The Nationals entered the first day of the 2015 MLB Draft with a specific goal in mind. With the game of baseball moving more and more towards defense and speed, the Nats wanted to add athleticism to their farm system.
They feel they accomplished that goal by taking outfielders Andrew Stevenson from LSU with the 58th pick and Blake Perkins from Verrado High School (AZ) 69th overall.
"The first day we really concentrated on getting more athletic and to improve our speed in the system," general manager Mike Rizzo said. "These guys are both plus-plus runners. They are guys that will have opportunities down the road to be extremely good defensive center fielders with also some offensive prowess, guys that can fly and steal bases. As the game turns to pitching, defense and athleticism, we felt that we had the opportunity to take two guys early in the draft that really exude all three of those fields."
Both Stevenson and Perkins have the option to not sign with the Nationals by the July 17 deadline if they so choose. Stevenson is a junior at LSU and Perkins is committed to play at Arizona State University in the fall. The Nationals were unable to sign their second round pick, Andrew Suarez, in 2014, but are confident this time will be different.
"We’re going to leave the negotiating for a little bit down the road, but we feel good about it," Rizzo said. "We take players that we feel want to play for the Nationals. We really do our due diligence on their makeups and background and their signability. We rarely draft a player if we don’t feel confident to sign him. We feel good about these guys. We’ve only spoken to them in regards to congratulating them on being drafted by us."
Rizzo held a conference call Tuesday morning to discuss the two draft picks along with assistant general manager Kris Kline and director of player development Mark Scialabba.
Here are some highlights of their scouting reports on both players:
Rizzo - "This guy plays 100 miles per hour with his hair on fire. That was a big part of why we were so attracted to him... He’s an extremely toolsy player. We’re adding to our already fertile stable of athletes. You know our motto here, we go pitching, defense, athleticism and certainly both of these guys fill those voids. Stevenson is a guy who is a plus-plus runner. We’ve got him up to 70 or 80 on a 20-80 scale as far as speed goes. He’s got the ability to steal bases. He’s a terrific defensive center fielder. We think he’s got the ability to be a leadoff-type of guy in the future and a guy that adds to our athleticism and speed part of the game. His unorthodox approach works for him. We’ve already got ideas once we sign the player to kind of tweak that a little bit. We look back to what he’s done in the past. We’ve got great history on this guy. He’s a Team USA guy. He plays for one of the best programs in baseball and he’s their best hitter. We really like this guy and he’s a guy that we feel is going to be an everyday guy for us."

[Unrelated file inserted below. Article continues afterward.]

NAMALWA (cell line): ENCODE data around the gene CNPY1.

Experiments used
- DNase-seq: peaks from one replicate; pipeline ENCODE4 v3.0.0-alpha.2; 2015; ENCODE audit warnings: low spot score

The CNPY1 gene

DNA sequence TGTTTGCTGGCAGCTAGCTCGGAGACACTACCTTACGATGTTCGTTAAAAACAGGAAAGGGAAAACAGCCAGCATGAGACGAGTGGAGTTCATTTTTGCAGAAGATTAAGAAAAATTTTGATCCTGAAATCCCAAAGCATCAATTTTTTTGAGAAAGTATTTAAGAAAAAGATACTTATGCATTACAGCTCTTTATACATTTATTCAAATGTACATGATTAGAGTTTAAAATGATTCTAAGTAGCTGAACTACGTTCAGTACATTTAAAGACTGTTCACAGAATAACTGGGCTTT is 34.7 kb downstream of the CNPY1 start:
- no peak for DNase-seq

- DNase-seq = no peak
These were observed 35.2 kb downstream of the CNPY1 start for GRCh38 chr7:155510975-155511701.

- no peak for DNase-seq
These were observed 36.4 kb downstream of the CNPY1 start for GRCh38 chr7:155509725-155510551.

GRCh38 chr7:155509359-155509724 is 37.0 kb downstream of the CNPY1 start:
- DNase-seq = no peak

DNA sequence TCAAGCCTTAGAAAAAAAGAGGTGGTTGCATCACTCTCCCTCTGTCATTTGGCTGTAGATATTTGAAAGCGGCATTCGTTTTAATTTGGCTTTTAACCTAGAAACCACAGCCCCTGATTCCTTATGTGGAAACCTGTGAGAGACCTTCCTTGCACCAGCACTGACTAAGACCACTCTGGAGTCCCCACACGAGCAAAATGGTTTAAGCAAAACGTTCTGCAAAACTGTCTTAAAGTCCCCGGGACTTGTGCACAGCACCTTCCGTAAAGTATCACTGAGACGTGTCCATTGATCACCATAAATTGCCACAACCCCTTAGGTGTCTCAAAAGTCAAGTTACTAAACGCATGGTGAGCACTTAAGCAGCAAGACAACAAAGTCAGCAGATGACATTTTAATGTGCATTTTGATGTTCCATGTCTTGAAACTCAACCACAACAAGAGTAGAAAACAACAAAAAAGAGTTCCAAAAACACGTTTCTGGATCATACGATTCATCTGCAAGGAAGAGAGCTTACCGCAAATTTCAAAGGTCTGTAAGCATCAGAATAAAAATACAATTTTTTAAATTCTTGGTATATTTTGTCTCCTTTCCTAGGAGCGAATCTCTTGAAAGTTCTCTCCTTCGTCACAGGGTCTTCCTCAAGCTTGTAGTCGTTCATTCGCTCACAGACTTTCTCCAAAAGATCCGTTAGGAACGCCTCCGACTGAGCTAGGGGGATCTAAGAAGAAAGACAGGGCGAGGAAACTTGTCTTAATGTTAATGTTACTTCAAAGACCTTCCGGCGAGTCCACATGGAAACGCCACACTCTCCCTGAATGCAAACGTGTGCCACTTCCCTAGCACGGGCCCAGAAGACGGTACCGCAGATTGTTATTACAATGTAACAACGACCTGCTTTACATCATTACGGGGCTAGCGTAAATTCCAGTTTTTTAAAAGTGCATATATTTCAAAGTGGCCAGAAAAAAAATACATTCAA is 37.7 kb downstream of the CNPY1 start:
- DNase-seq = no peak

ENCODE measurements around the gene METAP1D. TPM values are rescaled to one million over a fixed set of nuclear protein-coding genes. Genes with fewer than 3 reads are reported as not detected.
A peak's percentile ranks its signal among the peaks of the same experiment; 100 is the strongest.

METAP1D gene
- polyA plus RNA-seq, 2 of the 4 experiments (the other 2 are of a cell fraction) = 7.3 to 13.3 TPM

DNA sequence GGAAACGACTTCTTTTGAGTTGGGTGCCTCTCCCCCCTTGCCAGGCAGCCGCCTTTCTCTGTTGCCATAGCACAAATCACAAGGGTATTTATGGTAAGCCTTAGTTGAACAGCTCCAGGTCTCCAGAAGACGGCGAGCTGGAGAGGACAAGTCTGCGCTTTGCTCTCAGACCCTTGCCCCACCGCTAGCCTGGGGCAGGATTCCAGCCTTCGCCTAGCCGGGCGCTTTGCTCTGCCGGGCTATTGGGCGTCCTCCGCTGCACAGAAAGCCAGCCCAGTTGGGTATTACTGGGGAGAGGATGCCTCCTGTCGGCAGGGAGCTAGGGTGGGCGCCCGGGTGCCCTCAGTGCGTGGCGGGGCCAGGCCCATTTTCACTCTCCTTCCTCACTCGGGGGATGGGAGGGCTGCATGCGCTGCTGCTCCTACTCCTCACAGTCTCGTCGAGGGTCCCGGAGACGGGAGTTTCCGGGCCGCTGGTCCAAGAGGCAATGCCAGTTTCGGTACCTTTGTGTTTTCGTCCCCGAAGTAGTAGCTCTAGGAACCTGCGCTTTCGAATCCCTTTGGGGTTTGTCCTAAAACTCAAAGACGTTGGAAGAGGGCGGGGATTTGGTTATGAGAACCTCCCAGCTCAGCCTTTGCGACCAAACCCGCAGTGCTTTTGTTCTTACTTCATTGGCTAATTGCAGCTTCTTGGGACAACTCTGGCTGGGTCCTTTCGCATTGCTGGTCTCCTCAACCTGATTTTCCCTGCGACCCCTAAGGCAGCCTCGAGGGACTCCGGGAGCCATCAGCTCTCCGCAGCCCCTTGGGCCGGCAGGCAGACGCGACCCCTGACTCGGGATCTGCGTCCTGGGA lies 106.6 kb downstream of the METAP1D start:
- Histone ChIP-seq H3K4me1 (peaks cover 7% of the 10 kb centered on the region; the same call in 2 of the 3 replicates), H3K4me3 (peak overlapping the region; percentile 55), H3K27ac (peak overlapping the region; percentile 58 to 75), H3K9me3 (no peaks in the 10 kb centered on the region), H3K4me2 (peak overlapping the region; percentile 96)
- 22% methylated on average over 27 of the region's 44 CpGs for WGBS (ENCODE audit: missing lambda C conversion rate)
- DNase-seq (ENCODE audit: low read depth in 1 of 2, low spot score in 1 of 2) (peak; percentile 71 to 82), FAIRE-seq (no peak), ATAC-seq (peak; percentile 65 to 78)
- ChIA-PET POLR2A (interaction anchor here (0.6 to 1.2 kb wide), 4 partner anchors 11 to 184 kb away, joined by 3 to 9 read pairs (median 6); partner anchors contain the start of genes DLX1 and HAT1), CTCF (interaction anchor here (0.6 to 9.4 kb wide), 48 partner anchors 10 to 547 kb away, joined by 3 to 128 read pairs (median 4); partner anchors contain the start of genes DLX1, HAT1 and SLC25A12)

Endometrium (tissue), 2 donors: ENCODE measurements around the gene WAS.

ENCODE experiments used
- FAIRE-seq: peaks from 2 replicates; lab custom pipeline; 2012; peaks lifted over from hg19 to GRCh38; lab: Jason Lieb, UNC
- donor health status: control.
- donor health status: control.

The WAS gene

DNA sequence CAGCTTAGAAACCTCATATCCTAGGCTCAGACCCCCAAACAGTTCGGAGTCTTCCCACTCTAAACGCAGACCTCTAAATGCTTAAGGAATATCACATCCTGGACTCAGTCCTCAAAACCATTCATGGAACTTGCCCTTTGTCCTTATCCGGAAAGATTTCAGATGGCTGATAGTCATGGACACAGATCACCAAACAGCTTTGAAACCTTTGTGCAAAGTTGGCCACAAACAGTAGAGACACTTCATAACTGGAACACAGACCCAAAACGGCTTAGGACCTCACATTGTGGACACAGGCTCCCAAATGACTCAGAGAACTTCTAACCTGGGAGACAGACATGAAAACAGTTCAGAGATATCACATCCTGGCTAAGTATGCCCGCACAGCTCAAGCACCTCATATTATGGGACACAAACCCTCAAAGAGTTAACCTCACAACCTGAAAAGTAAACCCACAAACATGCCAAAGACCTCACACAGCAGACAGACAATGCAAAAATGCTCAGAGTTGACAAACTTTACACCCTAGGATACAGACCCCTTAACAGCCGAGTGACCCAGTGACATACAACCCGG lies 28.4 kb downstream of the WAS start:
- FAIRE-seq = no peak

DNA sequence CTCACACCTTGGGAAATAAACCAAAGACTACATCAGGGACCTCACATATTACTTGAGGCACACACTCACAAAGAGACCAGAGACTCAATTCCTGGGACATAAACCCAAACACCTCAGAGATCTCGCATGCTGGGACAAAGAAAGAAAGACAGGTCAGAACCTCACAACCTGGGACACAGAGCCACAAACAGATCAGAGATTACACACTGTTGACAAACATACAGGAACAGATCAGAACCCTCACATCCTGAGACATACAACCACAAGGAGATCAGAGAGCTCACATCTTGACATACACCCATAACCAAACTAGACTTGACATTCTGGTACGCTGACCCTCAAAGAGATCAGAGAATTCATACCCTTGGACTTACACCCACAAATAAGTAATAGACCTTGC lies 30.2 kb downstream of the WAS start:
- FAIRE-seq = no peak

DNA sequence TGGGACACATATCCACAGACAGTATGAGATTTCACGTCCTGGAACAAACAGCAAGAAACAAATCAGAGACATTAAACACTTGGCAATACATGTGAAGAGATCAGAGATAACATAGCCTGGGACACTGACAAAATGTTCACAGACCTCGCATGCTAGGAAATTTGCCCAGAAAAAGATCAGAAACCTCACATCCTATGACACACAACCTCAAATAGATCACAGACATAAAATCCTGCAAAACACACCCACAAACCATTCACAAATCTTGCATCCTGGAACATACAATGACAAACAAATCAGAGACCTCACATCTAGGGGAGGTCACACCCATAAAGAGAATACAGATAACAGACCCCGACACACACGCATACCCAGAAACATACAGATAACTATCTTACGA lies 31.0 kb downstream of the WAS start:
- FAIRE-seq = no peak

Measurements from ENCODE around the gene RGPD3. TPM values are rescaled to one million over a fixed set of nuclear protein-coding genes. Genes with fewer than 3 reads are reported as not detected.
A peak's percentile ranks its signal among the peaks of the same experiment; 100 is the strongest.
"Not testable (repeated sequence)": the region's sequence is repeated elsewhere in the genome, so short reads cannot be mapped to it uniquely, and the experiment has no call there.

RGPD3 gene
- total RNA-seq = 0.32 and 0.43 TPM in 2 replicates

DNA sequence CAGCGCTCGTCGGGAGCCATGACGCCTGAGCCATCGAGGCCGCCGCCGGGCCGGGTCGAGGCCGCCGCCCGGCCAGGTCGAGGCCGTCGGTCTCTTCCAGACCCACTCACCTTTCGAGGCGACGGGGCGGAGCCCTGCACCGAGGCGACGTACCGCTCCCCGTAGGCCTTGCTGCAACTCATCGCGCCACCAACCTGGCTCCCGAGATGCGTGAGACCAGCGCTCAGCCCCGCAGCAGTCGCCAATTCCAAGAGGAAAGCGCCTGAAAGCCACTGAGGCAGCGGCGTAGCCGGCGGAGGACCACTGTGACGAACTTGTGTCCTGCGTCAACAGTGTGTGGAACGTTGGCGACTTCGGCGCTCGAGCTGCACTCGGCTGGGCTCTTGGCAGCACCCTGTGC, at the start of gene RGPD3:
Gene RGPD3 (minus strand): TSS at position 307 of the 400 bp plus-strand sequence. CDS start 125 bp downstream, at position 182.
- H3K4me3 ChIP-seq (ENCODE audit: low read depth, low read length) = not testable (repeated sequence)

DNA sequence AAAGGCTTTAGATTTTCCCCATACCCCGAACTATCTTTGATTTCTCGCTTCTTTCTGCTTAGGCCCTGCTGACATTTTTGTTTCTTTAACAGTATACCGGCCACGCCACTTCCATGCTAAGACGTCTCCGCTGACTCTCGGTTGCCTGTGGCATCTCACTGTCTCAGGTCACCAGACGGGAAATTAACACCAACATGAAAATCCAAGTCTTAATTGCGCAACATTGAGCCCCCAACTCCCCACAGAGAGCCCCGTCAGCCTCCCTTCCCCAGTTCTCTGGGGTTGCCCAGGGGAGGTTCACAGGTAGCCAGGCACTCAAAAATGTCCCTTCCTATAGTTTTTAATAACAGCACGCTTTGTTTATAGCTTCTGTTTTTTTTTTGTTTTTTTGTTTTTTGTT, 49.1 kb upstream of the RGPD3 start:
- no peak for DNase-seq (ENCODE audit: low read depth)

Kline - "He does have the ability to center the baseball. He’s got good hand-eye coordination. He’s actually had more success with that and that showed up in the Cape Cod League. He’s always just had a very good feel to hit."
Kline, who compared him to MLB outfielders Austin Jackson and Brian Hunter - "We’re going to give him a chance to switch-hit. He’s been doing that since high school, but never really took it into the game... Rich Schu liked it a lot and that’s going to make him a little more versatile."
Scialabba - "I think think the biggest thing about Blake is the athleticism. Just the passion and fire that burns on the field. He’s got a lot of tools, he’s a really good athlete. The switch-hitting thing obviously helps him with his speed. Playing in center field, he’s a highlight reel."
Stevenson and the LSU Tigers are still alive in the NCAA Tournament after advancing to the College World Series on Sunday. They play their first game in Omaha against TCU at 3 p.m. on Sunday, June 14.
Rizzo said there is no concern about Stevenson playing in the tournament and he wishes him well as he plays out the rest of his junior season.
"We love it. They’ve had a successful season and we love seeing our draft choices play at the highest level with pressure on them in big games. This guy is no stranger to the national spotlight. He’s been on ESPN many, many times for his exploits defensively. We’re excited to see him play. Hopefully they go a long way and he plays for a long time now. Then we’ll get him and fire him into our system," he said.